Topeka State budget officials in Kansas issued a gloomy report Monday that says total revenues flowing into the state are expected to fall 3.5 percent next year, creating an even bigger budget hole for lawmakers to fill when they return next week to wrap up the 2015 session.
The report, known as the Consensus Revenue Estimates, predicts the state will collect only $5.7 billion in revenue in the fiscal year that starts July 1, the smallest amount since the depths of the Great Recession in 2010, when the state collected only $5.2 billion. It’s also $700 million less than the state collected in fiscal year 2012, the last year before Gov. Sam Brownback’s massive income tax cuts took effect.
That projection for fiscal year 2016 is $98.2 million lower than budget officials had previously estimated in November. The projection for the following fiscal year calls for modest growth, to $5.77 billion. But that is still $100.8 million less than the earlier forecast.
Budget director Shawn Sullivan said the downward revision was mainly due to smaller-than-expected growth in “consumption taxes,” including retail sales taxes, as well as a decline in corporate income taxes. Despite that, he said, the Brownback administration has no plans to reverse its tax policy, which calls for shifting the state’s reliance away from income taxes and onto consumption taxes.
“We will work with the Legislature to structurally balance the budget and hopefully continue the trend towards lower income taxes as we move from a tax on productivity to a consumption-based tax,” Sullivan said.
But Senate Democratic Leader Anthony Hensley, of Topeka, said the declining revenues were a direct result of the governor’s tax policies.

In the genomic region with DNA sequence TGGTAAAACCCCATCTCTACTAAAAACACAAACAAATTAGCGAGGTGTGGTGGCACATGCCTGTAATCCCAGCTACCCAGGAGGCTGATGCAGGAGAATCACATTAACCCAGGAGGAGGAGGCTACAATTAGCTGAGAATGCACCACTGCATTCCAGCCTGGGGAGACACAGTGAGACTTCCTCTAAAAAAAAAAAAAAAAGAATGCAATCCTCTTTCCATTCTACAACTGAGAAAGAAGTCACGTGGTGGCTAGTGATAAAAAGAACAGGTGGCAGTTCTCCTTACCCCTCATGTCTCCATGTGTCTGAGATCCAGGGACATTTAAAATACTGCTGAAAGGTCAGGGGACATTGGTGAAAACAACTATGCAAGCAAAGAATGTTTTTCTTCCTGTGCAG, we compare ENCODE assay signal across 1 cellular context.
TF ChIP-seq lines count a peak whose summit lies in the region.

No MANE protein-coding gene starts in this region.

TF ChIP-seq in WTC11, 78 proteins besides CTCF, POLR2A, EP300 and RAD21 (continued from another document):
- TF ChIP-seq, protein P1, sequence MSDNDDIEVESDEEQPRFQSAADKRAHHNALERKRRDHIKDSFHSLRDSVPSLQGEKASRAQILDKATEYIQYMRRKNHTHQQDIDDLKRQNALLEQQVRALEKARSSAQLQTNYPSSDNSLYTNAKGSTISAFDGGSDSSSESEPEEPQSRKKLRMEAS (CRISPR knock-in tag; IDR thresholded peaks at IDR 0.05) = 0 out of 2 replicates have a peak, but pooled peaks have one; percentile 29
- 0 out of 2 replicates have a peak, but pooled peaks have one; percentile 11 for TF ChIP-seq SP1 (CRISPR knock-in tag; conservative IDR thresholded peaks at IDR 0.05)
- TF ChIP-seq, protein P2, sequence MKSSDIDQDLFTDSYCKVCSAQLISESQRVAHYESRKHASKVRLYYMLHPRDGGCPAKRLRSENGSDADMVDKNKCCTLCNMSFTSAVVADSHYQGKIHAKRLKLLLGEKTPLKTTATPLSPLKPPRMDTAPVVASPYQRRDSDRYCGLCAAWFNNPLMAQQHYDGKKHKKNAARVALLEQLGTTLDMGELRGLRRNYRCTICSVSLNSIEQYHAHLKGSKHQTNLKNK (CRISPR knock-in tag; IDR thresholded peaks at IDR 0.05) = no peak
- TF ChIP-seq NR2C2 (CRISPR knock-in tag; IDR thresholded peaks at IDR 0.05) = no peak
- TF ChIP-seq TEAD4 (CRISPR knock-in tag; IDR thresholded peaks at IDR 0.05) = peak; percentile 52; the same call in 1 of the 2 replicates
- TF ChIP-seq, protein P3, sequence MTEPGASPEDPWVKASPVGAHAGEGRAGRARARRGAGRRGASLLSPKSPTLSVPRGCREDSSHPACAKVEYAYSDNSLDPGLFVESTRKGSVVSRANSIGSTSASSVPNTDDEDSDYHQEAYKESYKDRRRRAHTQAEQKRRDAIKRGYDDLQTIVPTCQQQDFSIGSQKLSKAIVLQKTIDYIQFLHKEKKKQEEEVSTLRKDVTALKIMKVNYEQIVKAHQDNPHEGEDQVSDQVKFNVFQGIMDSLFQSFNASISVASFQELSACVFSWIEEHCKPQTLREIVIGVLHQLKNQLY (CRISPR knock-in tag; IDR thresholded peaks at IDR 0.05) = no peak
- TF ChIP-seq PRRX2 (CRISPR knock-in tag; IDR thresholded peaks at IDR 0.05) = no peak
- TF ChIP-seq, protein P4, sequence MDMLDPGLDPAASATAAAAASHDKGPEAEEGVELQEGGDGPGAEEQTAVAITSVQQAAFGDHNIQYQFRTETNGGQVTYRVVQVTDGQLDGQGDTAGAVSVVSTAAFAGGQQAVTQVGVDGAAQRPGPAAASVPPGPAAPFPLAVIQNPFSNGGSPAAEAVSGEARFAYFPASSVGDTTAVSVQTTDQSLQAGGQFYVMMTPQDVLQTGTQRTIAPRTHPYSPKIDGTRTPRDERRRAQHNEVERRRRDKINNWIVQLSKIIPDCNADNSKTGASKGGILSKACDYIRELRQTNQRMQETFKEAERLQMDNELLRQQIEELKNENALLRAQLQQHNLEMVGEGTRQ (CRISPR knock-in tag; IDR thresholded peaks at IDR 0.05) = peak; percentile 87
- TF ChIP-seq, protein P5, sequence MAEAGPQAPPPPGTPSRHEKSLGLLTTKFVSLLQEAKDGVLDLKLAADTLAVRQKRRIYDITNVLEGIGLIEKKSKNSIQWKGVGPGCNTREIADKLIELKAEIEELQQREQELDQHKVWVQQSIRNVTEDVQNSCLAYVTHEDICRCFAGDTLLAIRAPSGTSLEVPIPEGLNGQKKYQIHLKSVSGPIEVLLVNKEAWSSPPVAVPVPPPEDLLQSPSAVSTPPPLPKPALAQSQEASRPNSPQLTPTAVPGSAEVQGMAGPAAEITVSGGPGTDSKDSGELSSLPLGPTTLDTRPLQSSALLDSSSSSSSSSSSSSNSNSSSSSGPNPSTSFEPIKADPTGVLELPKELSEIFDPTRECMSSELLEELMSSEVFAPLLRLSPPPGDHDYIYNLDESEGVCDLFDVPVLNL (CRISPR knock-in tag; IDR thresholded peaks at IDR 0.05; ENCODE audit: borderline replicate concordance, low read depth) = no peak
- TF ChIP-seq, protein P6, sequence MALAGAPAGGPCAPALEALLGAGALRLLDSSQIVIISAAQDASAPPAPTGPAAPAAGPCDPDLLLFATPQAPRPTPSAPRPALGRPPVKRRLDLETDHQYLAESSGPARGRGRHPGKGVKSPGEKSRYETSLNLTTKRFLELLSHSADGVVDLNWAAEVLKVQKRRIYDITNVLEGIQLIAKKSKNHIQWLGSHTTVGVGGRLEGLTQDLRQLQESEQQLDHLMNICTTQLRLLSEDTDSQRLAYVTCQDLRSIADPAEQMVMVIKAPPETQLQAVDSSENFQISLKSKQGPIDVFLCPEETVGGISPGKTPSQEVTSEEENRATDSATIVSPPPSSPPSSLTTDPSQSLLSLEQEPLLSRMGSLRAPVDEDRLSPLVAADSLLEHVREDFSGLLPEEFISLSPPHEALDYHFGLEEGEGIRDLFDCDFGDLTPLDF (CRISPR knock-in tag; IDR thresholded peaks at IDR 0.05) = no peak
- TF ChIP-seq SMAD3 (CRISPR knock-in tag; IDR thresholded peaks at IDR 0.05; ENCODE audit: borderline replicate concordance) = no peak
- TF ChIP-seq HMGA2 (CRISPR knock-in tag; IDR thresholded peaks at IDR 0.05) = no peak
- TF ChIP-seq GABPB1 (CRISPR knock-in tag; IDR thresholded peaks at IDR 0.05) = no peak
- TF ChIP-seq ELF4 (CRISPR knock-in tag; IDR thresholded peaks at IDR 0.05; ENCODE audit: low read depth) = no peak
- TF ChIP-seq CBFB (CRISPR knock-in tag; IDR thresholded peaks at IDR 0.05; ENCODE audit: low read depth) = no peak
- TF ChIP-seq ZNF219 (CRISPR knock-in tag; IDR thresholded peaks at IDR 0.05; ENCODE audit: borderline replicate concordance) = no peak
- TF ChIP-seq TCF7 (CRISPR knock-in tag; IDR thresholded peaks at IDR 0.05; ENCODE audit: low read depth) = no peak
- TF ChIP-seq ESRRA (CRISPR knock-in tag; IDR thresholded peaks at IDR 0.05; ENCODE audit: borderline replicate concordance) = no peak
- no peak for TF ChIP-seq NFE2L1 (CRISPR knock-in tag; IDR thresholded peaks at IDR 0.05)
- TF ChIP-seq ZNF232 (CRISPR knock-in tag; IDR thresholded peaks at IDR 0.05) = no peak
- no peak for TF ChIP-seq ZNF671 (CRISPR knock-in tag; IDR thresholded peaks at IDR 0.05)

“Just as we anticipated it would be, the consensus revenue estimate report is grim, all because of Sam Brownback’s failed economic experiment,” Hensley said in a statement released via email. “These numbers mean that the budget will be unfairly balanced by raising taxes on low and middle income Kansans while protecting wealthy Kansans who benefit from Brownback’s income tax cuts.”
By law, the final budget that lawmakers adopt this session must balance to the newest estimate, including providing for some amount of cash reserve left over at the end of the year.
So far, neither chamber of the Legislature has passed a comprehensive budget bill for the next two years, although they have approved a bill funding K-12 public education, and Republican leaders in the House said they are committed to fully funding that plan.
“We’ve committed to giving schools stable and predictable funding through the block grants, including the additional $126.2 million in new money added to schools for equalization as directed by the courts last spring,” House Speaker Ray Merrick, R-Stilwell, said in a statement.
Meanwhile, House and Senate negotiators have tentatively agreed on a budget plan to fund most of the rest of state government. But based on the new revenue estimates, officials said, that plan would require roughly $400 million to $410 million in additional revenue next year.
Brownback has already proposed about $210 million in new revenue, mainly through increases in alcohol and cigarette taxes. But Republican legislators so far have given that plan a cool reception.
Sullivan said the administration will release its own proposed budget amendments on Thursday, when the House Appropriations Committee is scheduled to meet. And while he would not divulge complete details of that plan, he said part of it will call for a reduction in state Medicaid spending to reflect lower estimated costs in that program.
And despite the gloomy revenue picture, Sullivan said the Kansas economy was showing positive signs, pointing to growth in private-sector jobs, average weekly wages and the state’s relatively low unemployment rate.
Asked how the administration can fund state government effectively with less money than it had available eight years earlier, Sullivan said it was a matter of setting priorities.
“It’s a balancing act between continuing what we believe is job growth, wage numbers, unemployment and funding the core services that are in the budget,” Sullivan said. “So that will need to be weighed as this final budget and revenue package are contemplated.”
Lawmakers are scheduled to return to Topeka on April 29 to finalize the budget and wrap up the 2015 session.